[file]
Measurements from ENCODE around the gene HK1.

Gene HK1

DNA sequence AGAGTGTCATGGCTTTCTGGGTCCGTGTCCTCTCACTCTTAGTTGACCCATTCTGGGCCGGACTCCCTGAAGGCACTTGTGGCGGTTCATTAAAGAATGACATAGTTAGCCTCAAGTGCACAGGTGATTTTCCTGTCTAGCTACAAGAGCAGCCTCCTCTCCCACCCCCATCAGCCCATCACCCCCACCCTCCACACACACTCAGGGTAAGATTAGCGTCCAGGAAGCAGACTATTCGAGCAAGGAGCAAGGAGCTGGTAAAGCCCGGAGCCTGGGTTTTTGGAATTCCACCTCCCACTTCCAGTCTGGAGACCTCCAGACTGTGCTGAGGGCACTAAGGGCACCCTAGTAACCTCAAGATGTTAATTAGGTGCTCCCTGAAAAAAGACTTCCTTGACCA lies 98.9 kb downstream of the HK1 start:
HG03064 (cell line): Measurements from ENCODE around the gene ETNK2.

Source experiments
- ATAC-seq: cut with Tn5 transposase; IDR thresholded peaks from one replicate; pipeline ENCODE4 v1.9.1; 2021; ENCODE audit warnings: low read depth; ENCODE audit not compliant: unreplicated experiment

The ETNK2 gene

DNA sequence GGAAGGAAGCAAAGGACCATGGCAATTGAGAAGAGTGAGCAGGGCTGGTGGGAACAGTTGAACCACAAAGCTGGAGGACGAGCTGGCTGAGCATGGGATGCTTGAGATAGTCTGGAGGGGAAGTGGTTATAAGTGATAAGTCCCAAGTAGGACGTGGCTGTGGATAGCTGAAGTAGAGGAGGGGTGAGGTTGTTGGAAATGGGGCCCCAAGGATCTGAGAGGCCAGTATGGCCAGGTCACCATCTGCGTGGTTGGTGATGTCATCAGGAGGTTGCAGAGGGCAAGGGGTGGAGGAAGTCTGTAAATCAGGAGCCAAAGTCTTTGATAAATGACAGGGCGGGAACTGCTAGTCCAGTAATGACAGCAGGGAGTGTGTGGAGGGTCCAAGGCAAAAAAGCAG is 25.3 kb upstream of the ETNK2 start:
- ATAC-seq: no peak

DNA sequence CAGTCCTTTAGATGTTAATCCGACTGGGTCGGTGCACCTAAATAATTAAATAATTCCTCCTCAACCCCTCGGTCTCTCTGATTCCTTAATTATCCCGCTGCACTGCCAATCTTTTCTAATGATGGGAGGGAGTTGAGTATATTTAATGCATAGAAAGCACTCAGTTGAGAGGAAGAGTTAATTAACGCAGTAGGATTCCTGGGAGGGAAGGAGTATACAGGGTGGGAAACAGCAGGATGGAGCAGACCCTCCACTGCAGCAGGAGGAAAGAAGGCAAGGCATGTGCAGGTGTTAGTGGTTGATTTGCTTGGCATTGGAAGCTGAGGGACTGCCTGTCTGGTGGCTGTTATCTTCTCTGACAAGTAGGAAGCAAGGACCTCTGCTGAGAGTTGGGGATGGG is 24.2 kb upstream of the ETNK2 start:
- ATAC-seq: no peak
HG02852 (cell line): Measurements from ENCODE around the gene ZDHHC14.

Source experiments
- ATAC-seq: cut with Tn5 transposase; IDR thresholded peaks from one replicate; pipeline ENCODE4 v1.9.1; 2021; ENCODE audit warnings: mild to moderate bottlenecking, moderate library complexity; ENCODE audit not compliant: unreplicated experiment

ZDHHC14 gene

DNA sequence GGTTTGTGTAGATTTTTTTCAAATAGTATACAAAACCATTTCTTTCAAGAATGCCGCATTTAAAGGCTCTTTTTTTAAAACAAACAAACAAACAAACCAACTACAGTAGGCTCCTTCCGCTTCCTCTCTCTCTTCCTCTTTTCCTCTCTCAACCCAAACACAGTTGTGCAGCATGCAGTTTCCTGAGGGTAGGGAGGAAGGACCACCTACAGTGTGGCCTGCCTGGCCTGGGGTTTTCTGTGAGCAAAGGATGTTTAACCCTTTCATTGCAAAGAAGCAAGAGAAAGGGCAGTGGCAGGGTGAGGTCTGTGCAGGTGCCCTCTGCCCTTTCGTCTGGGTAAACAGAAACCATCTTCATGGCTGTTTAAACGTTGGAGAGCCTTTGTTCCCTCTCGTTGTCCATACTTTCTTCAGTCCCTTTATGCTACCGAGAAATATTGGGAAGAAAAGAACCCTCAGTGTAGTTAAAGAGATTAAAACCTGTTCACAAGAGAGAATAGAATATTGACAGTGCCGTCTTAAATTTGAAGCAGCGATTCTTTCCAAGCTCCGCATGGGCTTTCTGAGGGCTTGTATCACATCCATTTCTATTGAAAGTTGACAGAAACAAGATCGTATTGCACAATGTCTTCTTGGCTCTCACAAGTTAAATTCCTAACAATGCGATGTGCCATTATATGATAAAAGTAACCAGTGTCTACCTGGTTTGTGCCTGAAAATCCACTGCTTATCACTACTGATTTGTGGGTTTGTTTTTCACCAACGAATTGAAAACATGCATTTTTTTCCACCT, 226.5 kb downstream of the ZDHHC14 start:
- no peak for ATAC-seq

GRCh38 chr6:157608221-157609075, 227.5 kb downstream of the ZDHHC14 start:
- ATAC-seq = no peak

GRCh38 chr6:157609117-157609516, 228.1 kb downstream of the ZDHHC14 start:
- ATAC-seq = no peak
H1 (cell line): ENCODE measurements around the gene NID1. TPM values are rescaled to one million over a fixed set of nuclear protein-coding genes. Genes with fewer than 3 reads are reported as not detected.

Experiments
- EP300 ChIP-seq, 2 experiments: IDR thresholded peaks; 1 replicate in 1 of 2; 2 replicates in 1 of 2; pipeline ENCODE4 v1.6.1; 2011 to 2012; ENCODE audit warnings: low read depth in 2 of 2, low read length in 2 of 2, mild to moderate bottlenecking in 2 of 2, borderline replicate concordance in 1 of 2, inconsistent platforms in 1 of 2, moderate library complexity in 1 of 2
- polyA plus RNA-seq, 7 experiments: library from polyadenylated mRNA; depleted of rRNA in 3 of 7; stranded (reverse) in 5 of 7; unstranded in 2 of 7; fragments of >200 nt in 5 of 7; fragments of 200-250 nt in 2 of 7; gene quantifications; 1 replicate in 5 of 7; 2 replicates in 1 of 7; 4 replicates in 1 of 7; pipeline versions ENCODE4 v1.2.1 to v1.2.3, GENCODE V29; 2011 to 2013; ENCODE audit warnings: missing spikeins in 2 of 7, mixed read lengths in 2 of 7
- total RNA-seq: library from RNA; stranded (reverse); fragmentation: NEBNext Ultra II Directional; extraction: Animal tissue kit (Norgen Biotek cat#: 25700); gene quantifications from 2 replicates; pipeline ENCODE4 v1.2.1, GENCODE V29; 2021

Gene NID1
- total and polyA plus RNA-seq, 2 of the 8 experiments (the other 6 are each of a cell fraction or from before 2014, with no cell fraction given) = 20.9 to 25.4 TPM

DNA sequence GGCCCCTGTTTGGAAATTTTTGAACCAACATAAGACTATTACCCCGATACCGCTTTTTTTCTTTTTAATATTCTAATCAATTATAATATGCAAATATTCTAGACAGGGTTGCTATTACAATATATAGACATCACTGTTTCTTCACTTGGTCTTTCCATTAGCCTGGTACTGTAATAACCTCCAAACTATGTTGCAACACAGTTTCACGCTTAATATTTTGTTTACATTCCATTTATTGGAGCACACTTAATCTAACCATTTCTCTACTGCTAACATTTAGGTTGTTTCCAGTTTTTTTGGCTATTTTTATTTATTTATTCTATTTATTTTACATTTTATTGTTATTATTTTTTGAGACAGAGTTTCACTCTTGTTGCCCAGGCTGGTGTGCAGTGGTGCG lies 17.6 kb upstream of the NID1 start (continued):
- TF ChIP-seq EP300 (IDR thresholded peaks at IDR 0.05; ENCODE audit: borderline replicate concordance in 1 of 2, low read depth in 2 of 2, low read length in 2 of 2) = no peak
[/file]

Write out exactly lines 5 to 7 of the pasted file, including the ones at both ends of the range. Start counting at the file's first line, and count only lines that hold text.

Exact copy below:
Source experiments
- ATAC-seq: cut with Tn5 transposase; IDR thresholded peaks from one replicate; pipeline ENCODE4 v1.9.1; 2021; ENCODE audit warnings: low read depth; ENCODE audit not compliant: unreplicated experiment

The ETNK2 gene